Idioma disponible: inglésEnglishman Joseph (or Josef) Holbrooke was an industrious, working class composer whose ambitious and extensive oeuvre betrays his equally considerable obscurity. The son of an English music hall musician and teacher, Holbrooke sometimes used the name "Josef" to distinguish himself from his father, also named "Joseph." Gaining his diploma from the Royal Academy of Music in 1896, Holbrooke made his public debut as concert pianist that year; at RAM he had also met his lifelong friend and supporter, Granville Bantock. By 1897, Holbrooke was working as a teacher and musical director based out of the London suburb of Haringey, leading small groups in touring music shows. It was a peripatetic existence, but things changed dramatically for Holbrooke in the year 1900 when three of his orchestral pieces were heard; August Manns led the symphonic poem The Raven at Crystal Palace, Bantock premiered Holbrooke's The Skeleton in Armour with the New Brighton Orchestra and Henry Wood presented his Symphonic Variations on "Three Blind Mice" at the Proms. By the end of 1900, Holbrooke was regarded as one of the top young composers in England. In 1908, Thomas Beecham premiered Holbrooke's Apollo and the Seaman -- sometimes referred to as the Apollo Symphony -- with a multimedia element in the form of magic lantern slides shown in the darkened concert hall that provided a visual narrative to go along with the piece; these got out of sync with the music and handed Holbrooke his first failure. However, the funeral march from Apollo was a favorite of Captain Robert Scott and was much played at memorials held for Scott after he perished on an ill-fated Antarctic expedition in 1912. Apollo also attracted the attention of Lord Howard de Walden, who, with Holbrooke, embarked on a cycle of music dramas based on Welsh folklore -- The Children of Don, Dylan, and Bronwen -- known under the umbrella title of The Cauldron of Annwn. These ambitious works occupied both Holbrooke and de Walden from 1908 and 1920, and the collaboration also resulted in a number of smaller pieces based on Cyrmic themes. De Walden remained Holbrooke's benefactor until his own death in 1946, funding concerts Holbrooke led, frequently devoted to young British composers, supporting recordings of Holbrooke's works, publications, and the like. While Holbrooke's Piano Concerto No. 1 (1907) -- which had been premiered by Harold Bauer -- and his light music helped keep Holbrooke in the public mind, interest in Holbrooke began to decline sharply after the end of World War I. This was in spite of the fact that Holbrooke enthusiastically adopted the rhythms of jazz into his music, writing pop fox trots and other things of the kind during the 1920s. At this time, Holbrooke began to suffer from deafness, which did not affect his musical creativity but did make more difficult for him the business of conducting and simply communicating with the outside world. With de Walden's death, Holbrooke simply drifted into obscurity, dying at age 80 the same year as his contemporary Ralph Vaughan Williams. However, he left a comparable output: in addition to works already mentioned, he composed eight symphonies, a second piano concerto, additional symphonic poems, much chamber music, and no less than 35 pieces based on the works of Edgar Allan Poe. Holbrooke's obscurity and eccentricity, however, gained a sort of legendary status among British musicians, which may have been what Tony Oxley, Gavin Bryars, and Derek Bailey had in mind when they named their free improvisation trio Joseph Holbrooke upon its inception in 1963. Although sometimes derided as long-winded, pedantic, and old-fashioned, Holbrooke was always looking for ways to stretch the boundaries of his music -- through use of projections, thought-provoking subject matter, unusual orchestration, or other means. Nevertheless, the late romantic harmonic language Holbrooke developed in the 1890s remained a constant throughout his life; he only wrote "modernistic" music as a kind of parody of composers who did so genuinely. This and other factors continue to impede the revival of Holbrooke's music, even though there is much that seems as worthy of investigation.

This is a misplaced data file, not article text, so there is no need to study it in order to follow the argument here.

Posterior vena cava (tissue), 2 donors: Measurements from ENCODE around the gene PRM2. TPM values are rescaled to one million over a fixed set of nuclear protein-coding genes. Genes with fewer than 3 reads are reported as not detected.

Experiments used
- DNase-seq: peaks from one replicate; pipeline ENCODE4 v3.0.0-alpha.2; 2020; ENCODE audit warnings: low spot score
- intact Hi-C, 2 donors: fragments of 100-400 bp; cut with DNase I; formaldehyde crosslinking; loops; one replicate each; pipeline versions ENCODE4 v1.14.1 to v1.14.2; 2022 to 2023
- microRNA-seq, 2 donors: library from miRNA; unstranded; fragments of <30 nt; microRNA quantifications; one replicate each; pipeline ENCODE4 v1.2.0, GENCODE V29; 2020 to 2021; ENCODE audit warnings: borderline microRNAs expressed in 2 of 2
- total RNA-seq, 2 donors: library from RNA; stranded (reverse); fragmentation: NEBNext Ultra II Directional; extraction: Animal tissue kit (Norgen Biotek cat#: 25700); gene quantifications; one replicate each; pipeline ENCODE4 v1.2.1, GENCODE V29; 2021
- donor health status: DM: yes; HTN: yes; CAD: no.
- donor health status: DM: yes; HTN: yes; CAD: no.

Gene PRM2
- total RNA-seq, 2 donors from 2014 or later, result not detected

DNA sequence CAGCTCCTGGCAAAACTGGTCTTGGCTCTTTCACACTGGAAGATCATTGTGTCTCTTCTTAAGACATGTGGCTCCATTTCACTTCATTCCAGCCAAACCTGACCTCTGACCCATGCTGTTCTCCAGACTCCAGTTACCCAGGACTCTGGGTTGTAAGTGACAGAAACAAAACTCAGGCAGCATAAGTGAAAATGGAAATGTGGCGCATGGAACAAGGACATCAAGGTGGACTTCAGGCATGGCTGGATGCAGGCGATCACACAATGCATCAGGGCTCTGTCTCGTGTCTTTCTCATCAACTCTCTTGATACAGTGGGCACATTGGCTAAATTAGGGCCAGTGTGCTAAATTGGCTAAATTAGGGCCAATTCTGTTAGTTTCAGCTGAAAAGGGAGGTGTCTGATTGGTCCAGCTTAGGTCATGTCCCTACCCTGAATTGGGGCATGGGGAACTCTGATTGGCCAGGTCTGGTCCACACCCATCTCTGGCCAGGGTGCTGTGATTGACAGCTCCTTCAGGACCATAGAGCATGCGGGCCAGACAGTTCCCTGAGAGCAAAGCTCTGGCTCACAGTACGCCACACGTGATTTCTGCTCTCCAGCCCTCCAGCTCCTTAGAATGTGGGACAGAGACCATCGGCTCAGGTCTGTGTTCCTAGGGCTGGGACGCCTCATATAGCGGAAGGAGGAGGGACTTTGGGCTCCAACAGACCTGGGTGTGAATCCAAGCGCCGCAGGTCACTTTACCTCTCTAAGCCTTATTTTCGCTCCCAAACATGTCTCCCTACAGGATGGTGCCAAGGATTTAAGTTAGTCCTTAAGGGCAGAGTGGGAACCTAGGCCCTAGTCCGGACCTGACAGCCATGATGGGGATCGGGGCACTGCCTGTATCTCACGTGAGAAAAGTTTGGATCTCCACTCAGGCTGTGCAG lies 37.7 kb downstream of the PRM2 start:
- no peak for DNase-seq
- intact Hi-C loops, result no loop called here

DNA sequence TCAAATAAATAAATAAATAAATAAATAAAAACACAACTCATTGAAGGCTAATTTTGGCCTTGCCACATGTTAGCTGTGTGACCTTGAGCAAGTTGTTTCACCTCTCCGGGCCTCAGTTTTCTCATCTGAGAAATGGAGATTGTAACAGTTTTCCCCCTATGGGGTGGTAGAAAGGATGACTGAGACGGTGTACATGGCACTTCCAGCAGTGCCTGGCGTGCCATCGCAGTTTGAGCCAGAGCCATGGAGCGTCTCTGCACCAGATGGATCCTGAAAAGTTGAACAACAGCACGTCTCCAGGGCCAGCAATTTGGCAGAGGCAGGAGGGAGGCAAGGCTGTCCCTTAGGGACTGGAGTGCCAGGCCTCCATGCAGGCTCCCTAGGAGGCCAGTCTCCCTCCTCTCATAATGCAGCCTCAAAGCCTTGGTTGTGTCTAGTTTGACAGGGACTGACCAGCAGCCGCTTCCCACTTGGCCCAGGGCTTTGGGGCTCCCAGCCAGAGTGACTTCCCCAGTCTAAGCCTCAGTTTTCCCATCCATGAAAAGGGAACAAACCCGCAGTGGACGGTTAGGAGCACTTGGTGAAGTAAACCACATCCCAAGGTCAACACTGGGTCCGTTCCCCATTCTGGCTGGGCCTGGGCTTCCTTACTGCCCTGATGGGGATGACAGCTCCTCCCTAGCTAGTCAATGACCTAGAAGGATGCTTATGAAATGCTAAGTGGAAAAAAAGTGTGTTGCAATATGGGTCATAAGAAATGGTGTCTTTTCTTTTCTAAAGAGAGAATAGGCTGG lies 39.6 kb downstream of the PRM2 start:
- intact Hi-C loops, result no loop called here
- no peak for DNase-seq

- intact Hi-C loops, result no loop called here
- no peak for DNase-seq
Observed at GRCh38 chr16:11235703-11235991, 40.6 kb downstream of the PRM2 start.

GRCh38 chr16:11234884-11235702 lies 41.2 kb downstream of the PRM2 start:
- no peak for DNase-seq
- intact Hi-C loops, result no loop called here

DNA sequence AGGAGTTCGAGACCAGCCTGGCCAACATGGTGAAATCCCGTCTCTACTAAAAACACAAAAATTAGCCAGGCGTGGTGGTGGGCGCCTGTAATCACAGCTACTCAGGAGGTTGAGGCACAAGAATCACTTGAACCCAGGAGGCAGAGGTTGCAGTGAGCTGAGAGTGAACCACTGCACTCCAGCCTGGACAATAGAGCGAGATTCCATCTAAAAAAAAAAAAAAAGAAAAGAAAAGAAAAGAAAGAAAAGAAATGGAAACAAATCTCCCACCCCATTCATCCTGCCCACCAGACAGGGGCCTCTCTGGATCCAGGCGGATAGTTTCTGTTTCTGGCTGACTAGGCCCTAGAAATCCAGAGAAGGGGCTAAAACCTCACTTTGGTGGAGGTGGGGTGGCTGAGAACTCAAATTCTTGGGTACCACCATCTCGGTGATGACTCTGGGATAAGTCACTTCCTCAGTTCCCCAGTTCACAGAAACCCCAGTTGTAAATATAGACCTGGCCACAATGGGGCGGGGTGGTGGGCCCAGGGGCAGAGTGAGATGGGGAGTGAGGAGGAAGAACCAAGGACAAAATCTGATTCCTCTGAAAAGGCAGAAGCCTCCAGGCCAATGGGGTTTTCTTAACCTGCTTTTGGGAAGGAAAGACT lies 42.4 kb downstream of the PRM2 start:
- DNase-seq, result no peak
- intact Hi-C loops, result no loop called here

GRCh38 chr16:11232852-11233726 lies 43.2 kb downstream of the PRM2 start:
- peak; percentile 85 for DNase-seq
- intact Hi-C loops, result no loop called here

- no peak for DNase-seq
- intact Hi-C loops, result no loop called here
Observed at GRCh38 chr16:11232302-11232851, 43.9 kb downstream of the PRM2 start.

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Clásica - Publicado el 1 de enero de 2002 | Dutton Epoch